By Chester Campbell
My colleagues Mark Troy and Ben Small recently wrote about inspiration, so I thought why not (thoughts are usually italicized, aren’t they)? Mark wrote about things that inspired his plots, while Ben wrote about locations and music and such that inspire his muse. I decided to make mine a trip down memory lane, to use an appropriate cliché, and cover works never published.
Going back into ancient history, 1948 to be exact, my first mystery novel was inspired by the reading of No Pockets in a Shroud by Horace McCoy. The book told the story of a crusading newspaper reporter fighting crime. I was 22 at the time, a neophyte reporter for The Knoxville Journal at night, a journalism junior at the University of Tennessee during the day. In my spare time I pounded out a mystery on my little Smith-Corona portable about a reporter solving a murder. I later learned McCoy was born near Nashville, my hometown. Dear old Kirkus called No Pockets his worst book. They won’t get the chance to say that about Time Waits for Murder. It rests peacefully in the brittle brown envelope in which it was returned by THE EDITORS at David McKay Co. in Philadelphia.
Following an all-expense-paid vacation in Korea during the early fifties, courtesy of Uncle Sam, where I worked as an Air Force intelligence officer, I shifted my reading preference to Cold War spy stories. Helen Macinnes, John Le Carre, Graham Greene and Len Deighton were my favorites. And my inspiration. In the mid-sixties, while editing Nashville Magazine, a slick paper monthly, I squeezed in time to write a novel dealing with a Russian plot to foil U.S. radars in Iran that monitored the Soviet Union’s airspace. I got the idea from my familiarity with radar, having gone on active duty in 1951 with the 119th Aircraft Control & Warning Squadron of the Tennessee Air National Guard. This manuscript also resides in the historical section of paper piles on my office floor.
After retiring from the Air Force Reserve and from management of a statewide trade association, I turned to writing fulltime (more or less) in 1990. The Cold War was coming to an end with the Soviet Union going down the tubes, and I penned my first spy thriller. Actually, I didn’t pen it. Anything I write by hand is undecipherable a few hours later. I had upgraded my computer and bought a rudimentary word processing program that would only hold a few chapters in a file. The inspiration for the character was an ex-FBI agent I had met during my magazine days. His almost unbelievable experiences provided the protagonist’s background. The story involved a plot to save the Soviet system by killing the American and Russian presidents.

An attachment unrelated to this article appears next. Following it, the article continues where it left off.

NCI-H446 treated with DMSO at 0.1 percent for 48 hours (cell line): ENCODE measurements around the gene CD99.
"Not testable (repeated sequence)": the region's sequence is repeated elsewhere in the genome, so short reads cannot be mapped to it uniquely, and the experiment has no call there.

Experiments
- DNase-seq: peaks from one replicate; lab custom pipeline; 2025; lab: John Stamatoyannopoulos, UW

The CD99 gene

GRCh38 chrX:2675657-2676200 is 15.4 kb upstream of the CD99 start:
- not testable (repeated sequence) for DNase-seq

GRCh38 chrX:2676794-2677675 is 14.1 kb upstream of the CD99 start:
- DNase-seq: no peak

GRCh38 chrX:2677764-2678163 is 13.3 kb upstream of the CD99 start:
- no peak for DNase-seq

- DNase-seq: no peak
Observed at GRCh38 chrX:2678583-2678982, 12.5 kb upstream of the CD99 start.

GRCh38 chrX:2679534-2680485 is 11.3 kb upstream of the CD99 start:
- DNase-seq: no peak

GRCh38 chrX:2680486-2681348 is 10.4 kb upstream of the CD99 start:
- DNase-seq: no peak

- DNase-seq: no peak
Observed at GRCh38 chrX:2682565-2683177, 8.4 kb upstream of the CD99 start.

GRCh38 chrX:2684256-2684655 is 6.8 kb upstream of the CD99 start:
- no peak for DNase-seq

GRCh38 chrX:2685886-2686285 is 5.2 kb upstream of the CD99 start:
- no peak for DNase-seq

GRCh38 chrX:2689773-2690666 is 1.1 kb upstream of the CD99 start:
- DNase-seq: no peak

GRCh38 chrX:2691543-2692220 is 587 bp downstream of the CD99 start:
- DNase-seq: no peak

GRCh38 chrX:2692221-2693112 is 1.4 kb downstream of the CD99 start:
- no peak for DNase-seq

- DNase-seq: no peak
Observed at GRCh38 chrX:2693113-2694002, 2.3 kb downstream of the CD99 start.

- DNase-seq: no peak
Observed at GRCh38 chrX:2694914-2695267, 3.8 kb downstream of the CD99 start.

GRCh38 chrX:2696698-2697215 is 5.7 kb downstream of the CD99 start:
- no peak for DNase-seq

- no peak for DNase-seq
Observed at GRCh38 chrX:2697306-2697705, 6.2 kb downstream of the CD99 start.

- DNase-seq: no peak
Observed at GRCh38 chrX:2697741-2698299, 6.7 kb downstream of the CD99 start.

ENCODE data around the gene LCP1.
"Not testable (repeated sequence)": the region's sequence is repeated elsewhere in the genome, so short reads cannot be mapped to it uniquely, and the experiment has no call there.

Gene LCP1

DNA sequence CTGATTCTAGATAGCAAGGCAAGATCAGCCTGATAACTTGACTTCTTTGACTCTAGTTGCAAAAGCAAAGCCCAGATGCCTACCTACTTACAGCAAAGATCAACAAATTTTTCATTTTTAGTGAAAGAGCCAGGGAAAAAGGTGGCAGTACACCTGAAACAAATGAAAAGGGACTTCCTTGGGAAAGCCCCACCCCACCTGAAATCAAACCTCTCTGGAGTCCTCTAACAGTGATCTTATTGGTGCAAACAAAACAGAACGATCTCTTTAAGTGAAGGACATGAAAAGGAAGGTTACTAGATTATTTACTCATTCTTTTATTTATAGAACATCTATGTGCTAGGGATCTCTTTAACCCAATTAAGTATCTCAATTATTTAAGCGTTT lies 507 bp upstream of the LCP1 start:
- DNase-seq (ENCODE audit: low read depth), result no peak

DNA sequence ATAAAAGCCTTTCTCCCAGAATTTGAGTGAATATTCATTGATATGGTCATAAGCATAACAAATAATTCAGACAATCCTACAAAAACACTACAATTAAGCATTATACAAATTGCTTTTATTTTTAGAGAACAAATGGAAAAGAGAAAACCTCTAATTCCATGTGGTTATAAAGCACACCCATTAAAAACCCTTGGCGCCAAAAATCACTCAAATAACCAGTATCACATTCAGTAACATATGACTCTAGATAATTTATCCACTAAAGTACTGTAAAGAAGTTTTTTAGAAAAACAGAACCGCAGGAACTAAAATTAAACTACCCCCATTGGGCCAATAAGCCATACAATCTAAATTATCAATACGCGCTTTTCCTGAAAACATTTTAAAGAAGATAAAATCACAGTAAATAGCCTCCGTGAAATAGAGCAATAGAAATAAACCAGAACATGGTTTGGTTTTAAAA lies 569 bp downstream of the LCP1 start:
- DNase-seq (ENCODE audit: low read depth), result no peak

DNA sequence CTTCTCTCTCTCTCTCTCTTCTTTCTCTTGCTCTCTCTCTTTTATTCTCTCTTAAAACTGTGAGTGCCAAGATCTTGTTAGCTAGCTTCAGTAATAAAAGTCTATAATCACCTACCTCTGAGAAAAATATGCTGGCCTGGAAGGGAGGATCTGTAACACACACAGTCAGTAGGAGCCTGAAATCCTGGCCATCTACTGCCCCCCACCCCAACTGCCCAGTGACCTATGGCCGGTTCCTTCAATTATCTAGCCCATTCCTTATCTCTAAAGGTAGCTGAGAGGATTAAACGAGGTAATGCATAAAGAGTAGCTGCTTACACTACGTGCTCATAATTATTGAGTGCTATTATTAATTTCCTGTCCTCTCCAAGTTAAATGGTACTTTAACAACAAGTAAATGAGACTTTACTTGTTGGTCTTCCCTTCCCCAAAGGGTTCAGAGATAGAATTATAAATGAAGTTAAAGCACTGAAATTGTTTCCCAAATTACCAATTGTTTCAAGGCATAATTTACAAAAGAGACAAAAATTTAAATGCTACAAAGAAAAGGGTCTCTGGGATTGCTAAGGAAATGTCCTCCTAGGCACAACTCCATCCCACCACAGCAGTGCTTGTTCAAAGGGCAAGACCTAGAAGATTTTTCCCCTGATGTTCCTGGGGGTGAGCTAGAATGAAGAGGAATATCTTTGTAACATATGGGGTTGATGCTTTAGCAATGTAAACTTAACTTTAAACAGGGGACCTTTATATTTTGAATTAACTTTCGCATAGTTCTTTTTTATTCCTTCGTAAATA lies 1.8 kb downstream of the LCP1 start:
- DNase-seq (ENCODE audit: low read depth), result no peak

Titled Beware the Jabberwock, that was the first book in a trilogy. Number two came out of my service in Korea and a visit there shortly before my retirement. The plot involved the assassination of North Korean President Kim Il-sung and his son, Kim Jong-il. It would surely have saved us a lot of current trouble if the plot have proven true. My character from the Jabberwock was set up as head of a company that was a CIA spinoff. He made a business trip to South Korea to coordinate the operation.
Book three found ex-KGB agents working to thwart the governments of Russia and its former satellites and re-establish the old Soviet state. The inspiration for that one came from my habit of watching the Independence Day symphony concerts on the Mall behind the U.S. Capitol. As I watched the canon fire during the 1812 Overture, I thought what if somebody used that as a cover to fire nerve gas mortar shells into the crowd? This manuscript got me a contract with John Grisham’s first agent, who he later sued. I didn’t sue but wound up canceling the contract after they let this one and the next two gather dust on the shelf. When they had finally sent it to Tor Forge, the editor liked my writing but said the manuscript was “dated.” If it had been picked up and published when I first submitted it, the book would have come out about the time of the subway nerve gas attack in Japan.
A son and daughter who graduated in computer science and pursued careers in computer programming led to the story of a young programmer working on a voice synthesization program that would mimic a person’s voice enough to fool a voice print analysis. He gets involved with an investment firm I modeled after a famous Depression Era case. It winds up with a chase around Nashville by the bad guys and an attempt to eliminate my hero by funneling carbon monoxide into a sealed-off computer room.
The next book was inspired by stories told by my younger son who served for several years in Army Special Forces. A former Green Beret officer comes across a document that indicates a paramilitary outfit is preparing to bomb critical installations in two weeks. He talks to a former FBI agent who turns up dead. He winds up on the run from both the police and the secretive militia organization.
After that came a story that mirrored a trip I took with a church seniors group to New Orleans. In my version, one of the passengers is a former investment advisor to a Mafia family. He testified against the mob and went into the witness protection program but left it to pursue his own path. After several years, a mob enforcer finds him just before the bus leaves for the Big Easy. There are a lot of complicating factors, but it ends during a hurricane just outside New Orleans. The touring events on the trip are exactly as I experienced them.
I wrote one other manuscript during this period which I won’t go into for personal reasons. Suffice it to say after nine unsuccessful tries, I finally hit the shelves in 2002 with Secret of the Scroll, my first Greg McKenzie mystery. I now have five books out, but I’ve run out of space to talk about them.